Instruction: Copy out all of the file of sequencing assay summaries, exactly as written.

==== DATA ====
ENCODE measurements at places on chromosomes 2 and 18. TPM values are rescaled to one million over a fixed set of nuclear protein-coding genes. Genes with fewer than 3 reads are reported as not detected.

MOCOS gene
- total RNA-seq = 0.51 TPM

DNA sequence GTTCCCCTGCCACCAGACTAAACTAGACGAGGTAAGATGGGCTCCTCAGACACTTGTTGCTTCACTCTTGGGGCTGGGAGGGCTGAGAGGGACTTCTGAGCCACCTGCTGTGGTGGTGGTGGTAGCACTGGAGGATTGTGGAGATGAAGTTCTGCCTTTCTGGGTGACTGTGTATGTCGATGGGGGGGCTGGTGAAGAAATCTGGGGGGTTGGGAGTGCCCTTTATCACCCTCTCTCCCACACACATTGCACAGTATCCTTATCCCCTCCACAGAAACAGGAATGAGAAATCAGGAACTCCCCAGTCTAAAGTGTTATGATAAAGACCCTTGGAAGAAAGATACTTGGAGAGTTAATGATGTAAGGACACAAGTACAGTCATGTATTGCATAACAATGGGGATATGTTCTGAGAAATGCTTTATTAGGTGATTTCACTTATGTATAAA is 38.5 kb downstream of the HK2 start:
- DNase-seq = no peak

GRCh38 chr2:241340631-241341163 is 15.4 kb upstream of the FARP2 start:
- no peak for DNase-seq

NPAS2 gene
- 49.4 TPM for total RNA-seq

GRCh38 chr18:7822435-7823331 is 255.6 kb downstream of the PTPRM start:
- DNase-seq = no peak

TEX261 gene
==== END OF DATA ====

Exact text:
ENCODE measurements at places on chromosomes 2 and 18. TPM values are rescaled to one million over a fixed set of nuclear protein-coding genes. Genes with fewer than 3 reads are reported as not detected.

MOCOS gene
- total RNA-seq = 0.51 TPM

DNA sequence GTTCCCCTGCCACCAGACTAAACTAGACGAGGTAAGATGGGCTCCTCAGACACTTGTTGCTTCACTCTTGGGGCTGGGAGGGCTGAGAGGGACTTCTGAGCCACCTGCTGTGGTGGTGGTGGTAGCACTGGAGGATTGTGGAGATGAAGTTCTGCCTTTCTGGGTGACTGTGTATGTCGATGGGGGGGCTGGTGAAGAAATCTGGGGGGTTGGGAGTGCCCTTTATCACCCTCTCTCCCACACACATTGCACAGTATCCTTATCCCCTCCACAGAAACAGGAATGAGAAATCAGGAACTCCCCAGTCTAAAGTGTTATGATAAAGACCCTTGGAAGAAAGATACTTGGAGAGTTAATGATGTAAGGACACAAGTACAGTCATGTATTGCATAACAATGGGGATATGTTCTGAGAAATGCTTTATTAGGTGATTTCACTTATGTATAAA is 38.5 kb downstream of the HK2 start:
- DNase-seq = no peak

GRCh38 chr2:241340631-241341163 is 15.4 kb upstream of the FARP2 start:
- no peak for DNase-seq

NPAS2 gene
- 49.4 TPM for total RNA-seq

GRCh38 chr18:7822435-7823331 is 255.6 kb downstream of the PTPRM start:
- DNase-seq = no peak

TEX261 gene